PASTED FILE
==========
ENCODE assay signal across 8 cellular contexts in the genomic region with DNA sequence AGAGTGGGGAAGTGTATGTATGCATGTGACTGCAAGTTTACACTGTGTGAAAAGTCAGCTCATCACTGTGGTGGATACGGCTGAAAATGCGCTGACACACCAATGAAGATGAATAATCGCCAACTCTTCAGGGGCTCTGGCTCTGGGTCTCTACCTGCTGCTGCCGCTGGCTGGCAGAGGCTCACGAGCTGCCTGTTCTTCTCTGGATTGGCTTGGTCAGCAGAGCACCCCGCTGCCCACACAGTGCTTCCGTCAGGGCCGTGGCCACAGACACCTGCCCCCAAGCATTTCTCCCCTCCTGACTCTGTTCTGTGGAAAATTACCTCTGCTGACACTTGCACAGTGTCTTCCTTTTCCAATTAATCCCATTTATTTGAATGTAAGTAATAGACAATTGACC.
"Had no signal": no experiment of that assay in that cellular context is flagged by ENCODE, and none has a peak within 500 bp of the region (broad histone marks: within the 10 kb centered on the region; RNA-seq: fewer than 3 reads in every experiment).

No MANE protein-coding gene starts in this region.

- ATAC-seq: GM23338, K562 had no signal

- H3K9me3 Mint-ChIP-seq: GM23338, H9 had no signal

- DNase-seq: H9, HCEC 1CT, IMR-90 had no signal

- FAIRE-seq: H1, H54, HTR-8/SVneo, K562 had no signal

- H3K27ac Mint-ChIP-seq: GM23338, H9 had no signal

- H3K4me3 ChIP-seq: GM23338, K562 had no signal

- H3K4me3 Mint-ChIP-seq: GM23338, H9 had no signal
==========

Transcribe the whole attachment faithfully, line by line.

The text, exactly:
ENCODE assay signal across 8 cellular contexts in the genomic region with DNA sequence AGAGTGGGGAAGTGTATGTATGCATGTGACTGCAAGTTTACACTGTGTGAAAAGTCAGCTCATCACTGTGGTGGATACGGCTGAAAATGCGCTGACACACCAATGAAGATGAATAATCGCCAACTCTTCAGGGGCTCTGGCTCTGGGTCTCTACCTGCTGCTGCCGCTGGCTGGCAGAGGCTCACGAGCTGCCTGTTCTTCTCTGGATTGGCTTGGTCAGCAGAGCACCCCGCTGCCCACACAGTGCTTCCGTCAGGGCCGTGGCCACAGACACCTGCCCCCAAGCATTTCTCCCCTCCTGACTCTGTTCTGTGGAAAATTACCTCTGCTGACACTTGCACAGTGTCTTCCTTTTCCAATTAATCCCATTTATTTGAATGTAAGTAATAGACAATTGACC.
"Had no signal": no experiment of that assay in that cellular context is flagged by ENCODE, and none has a peak within 500 bp of the region (broad histone marks: within the 10 kb centered on the region; RNA-seq: fewer than 3 reads in every experiment).

No MANE protein-coding gene starts in this region.

- ATAC-seq: GM23338, K562 had no signal

- H3K9me3 Mint-ChIP-seq: GM23338, H9 had no signal

- DNase-seq: H9, HCEC 1CT, IMR-90 had no signal

- FAIRE-seq: H1, H54, HTR-8/SVneo, K562 had no signal

- H3K27ac Mint-ChIP-seq: GM23338, H9 had no signal

- H3K4me3 ChIP-seq: GM23338, K562 had no signal

- H3K4me3 Mint-ChIP-seq: GM23338, H9 had no signal